Just one year after being recruited into the Royal Marines, Liam’s dreams of a long military career were cut short by a serious back injury. Then the 24-year-old from North West England decided to turn his love of dogs into a new career. On Employability Day, Liam tells how employment support from The Poppy Factory and funding from two naval charities helped him access training and then launch his own business.
A military career cut short
Liam said: “I always said I wanted to be a soldier and there are photos of me dressed in uniform from when I was little. I was 21 when I joined the Royal Marines. But one year into my time as a recruit, I ended up getting injured in training. There’s an exercise where you dig trenches to test your grit. After seven or eight hours of straight digging, I tried to stand up but I couldn’t. I was hunched up with a lower back injury.
“After that it was a year of rehab. Then they said there wasn’t a whole lot left that they could do, and I was medically discharged in October 2019. It was very disappointing because I was hoping for a long career in the military.
“I have good days and bad days with my injury. On some days I can go all day thinking it’s getting better. On other days I’ll wake up and feel very stiff and find it’s painful to bend in certain directions.
Finding a new direction
“When I left the Royal Marines, I was lucky to have my family and my girlfriend there ready to support me. But it was on the career side of things that I needed guidance. I wanted to take some time to figure out what else was available. Just before Covid-19 hit, I got a job cleaning in a hospital to keep things ticking over.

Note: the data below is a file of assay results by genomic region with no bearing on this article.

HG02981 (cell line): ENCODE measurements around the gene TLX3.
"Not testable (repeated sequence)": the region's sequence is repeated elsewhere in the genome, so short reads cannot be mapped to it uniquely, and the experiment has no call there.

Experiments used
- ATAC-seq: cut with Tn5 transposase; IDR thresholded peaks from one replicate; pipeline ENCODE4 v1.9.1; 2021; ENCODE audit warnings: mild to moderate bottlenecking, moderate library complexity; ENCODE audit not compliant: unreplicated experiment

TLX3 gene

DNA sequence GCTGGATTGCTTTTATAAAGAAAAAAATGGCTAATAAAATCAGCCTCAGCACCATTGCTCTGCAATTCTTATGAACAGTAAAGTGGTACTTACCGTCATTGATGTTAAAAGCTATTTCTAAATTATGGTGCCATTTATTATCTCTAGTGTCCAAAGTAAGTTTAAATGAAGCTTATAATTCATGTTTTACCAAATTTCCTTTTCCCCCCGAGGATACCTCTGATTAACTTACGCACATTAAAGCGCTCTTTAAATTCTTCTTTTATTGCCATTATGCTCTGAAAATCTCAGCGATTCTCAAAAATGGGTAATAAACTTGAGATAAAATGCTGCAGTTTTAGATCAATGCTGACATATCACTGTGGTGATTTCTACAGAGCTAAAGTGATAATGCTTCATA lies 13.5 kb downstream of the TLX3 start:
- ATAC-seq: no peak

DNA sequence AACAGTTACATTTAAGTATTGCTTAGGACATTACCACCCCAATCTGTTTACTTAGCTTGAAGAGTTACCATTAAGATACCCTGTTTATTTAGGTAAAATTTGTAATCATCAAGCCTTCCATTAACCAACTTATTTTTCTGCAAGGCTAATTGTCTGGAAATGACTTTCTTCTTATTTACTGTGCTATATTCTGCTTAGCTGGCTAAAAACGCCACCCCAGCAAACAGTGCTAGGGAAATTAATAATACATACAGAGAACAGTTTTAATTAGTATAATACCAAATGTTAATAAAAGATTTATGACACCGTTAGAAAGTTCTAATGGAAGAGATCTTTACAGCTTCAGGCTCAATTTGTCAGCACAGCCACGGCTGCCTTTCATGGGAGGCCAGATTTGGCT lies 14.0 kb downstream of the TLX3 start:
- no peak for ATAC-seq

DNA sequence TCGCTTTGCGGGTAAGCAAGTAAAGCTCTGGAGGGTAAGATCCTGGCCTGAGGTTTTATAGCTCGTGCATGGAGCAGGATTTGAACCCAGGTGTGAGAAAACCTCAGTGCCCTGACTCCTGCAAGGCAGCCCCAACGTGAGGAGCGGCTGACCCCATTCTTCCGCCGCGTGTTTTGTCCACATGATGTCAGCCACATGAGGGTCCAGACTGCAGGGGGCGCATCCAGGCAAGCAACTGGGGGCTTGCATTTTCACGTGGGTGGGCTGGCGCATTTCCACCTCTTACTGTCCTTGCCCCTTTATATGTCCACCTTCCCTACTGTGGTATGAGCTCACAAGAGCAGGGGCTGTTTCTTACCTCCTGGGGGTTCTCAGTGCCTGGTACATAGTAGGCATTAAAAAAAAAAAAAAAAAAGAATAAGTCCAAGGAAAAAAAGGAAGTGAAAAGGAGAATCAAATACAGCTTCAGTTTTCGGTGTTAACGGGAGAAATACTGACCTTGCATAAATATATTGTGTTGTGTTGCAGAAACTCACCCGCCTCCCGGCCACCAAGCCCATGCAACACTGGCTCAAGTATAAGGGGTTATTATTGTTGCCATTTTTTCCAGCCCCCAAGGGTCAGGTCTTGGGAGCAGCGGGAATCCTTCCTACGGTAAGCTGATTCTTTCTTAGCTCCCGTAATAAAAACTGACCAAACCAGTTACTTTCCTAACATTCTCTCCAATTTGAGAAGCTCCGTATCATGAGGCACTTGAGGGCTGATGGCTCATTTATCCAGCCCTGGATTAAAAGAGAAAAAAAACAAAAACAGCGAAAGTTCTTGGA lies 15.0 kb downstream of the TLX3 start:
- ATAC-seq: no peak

“Our family have always had dogs. We’re currently on our eighth German Shepherd, and I’ve trained our dogs and friends’ dogs too. My first thought when I left the Royal Marines was to go into dog training. I also thought about learning to handle detection dogs, but I couldn’t afford the course.
Support for training
“My contact encouraged me to register with The Poppy Factory to see what they could do. Then everything fell into place.
“My first adviser, Adam, helped me apply for the £3,500 I needed for the detection dog training, and the majority of that was awarded by the Royal Marines Charity. The rest come from the Royal Naval Benevolent Trust. The training by Wagtail UK was amazing, with one-to-one instruction from people who each had more than 20 years’ experience and so much knowledge.
Setting up in business
“After that I was supported by Caz at The Poppy Factory, and she helped me think about launching my own business, Trained and Tamed. It was stressful at first and I wondered if I would be able to do it. I told Caz I’m not the best at paperwork and I need to be given deadlines. She told me how I needed to incorporate my business, make a business plan, create a website and start marketing, and I was very lucky to have Caz’s weekly phone calls and step-by-step support through the whole process.
“I offer a a free half-hour consultation before the first training session. With my first client, I could see that I’d already made a big difference after just an hour of working with her dog. Some people might be at their wits’ end, and it’s really rewarding to be able to help them.
“As soon as my website went live, I realised this was real. I didn’t think I’d become the director of my own business. Now the future of the company is up to me, and I don’t have to ask permission from anyone about what direction to take it. It’s a great feeling and I’m really proud.”